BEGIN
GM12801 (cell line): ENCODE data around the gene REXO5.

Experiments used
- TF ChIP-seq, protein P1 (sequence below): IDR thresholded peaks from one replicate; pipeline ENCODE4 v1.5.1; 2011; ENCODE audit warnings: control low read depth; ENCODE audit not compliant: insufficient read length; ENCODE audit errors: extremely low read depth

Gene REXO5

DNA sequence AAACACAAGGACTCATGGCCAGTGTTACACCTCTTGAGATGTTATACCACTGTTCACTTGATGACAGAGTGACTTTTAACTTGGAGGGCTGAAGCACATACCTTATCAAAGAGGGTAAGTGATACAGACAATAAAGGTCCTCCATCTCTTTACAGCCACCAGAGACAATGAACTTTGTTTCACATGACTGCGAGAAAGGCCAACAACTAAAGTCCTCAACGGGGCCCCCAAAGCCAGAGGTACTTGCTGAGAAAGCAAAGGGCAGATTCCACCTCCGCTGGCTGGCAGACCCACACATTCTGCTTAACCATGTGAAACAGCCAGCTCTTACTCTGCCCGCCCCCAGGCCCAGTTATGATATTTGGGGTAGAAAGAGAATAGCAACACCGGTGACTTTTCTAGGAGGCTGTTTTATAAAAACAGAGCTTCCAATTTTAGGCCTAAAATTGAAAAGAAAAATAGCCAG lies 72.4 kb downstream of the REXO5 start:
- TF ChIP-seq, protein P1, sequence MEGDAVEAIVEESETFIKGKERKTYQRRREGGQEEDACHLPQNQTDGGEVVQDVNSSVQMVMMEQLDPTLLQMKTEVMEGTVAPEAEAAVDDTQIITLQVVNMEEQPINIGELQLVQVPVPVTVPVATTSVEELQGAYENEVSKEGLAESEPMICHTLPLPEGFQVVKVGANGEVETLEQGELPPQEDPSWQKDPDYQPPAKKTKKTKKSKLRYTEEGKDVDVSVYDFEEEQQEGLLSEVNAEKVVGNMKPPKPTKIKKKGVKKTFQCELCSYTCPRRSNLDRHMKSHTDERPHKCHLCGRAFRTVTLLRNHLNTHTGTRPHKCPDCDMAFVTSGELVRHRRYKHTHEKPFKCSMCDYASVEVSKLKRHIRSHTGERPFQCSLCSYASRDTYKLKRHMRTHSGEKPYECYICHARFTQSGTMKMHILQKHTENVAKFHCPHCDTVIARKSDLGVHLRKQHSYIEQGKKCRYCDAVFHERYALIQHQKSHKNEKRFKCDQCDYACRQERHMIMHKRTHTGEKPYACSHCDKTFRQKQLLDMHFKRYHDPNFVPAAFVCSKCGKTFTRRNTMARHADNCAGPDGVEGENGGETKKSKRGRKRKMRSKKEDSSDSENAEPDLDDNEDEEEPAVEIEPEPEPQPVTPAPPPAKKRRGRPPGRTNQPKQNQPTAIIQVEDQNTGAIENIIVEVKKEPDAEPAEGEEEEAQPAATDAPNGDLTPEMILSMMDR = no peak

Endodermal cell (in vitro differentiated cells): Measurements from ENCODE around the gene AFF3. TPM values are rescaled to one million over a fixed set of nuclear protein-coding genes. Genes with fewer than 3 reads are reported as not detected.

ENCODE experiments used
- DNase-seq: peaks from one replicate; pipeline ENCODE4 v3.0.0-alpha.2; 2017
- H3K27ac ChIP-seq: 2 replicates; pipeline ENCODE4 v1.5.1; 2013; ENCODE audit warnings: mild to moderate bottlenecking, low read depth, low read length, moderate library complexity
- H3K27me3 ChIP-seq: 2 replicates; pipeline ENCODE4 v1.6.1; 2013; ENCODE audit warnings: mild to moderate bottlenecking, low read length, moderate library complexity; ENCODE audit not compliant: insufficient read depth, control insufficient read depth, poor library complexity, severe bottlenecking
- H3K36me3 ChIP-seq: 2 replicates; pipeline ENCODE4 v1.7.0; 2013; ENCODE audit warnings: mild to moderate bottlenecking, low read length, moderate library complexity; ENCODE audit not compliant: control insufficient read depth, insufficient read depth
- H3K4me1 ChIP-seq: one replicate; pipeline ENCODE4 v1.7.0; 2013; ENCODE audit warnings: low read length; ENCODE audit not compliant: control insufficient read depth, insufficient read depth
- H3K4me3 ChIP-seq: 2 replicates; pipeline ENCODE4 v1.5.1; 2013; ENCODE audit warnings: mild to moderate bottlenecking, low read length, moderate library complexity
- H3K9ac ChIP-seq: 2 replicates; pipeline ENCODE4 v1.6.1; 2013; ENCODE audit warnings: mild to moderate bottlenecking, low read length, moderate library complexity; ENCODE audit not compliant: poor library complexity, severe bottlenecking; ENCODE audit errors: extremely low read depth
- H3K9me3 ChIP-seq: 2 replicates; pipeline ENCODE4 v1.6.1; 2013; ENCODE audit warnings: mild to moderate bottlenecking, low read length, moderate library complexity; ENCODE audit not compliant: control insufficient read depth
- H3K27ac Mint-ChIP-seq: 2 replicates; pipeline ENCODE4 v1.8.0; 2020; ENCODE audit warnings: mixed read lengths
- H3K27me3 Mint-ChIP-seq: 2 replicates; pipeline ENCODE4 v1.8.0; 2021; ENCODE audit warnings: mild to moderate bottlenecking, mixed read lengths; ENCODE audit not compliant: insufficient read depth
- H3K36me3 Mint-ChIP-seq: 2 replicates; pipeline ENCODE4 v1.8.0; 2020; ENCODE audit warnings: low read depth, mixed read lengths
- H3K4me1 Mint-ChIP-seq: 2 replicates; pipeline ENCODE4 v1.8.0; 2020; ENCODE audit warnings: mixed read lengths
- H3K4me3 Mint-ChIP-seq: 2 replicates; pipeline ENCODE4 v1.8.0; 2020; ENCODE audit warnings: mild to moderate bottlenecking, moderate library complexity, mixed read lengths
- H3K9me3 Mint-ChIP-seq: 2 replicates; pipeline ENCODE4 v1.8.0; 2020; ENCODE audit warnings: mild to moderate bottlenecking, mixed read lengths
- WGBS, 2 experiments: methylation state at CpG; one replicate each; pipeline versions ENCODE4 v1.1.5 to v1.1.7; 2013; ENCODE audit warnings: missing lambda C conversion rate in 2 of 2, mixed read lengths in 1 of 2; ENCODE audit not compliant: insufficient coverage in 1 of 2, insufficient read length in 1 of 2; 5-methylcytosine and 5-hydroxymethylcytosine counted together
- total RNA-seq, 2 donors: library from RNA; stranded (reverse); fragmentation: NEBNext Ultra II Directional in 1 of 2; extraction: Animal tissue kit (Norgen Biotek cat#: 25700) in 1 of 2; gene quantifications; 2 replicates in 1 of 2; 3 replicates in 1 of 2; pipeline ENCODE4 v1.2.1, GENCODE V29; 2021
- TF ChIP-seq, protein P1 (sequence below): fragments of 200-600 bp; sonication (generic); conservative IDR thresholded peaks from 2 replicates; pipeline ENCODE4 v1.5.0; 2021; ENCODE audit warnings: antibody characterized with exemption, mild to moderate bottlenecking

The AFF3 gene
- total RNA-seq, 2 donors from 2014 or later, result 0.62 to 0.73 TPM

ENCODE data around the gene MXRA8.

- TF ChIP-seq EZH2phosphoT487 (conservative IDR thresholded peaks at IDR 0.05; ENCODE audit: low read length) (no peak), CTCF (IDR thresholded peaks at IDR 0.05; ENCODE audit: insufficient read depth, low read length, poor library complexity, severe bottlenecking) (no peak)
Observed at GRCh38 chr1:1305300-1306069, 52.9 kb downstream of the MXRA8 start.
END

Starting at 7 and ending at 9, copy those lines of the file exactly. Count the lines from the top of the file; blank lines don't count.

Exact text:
Endodermal cell (in vitro differentiated cells): Measurements from ENCODE around the gene AFF3. TPM values are rescaled to one million over a fixed set of nuclear protein-coding genes. Genes with fewer than 3 reads are reported as not detected.

ENCODE experiments used
- DNase-seq: peaks from one replicate; pipeline ENCODE4 v3.0.0-alpha.2; 2017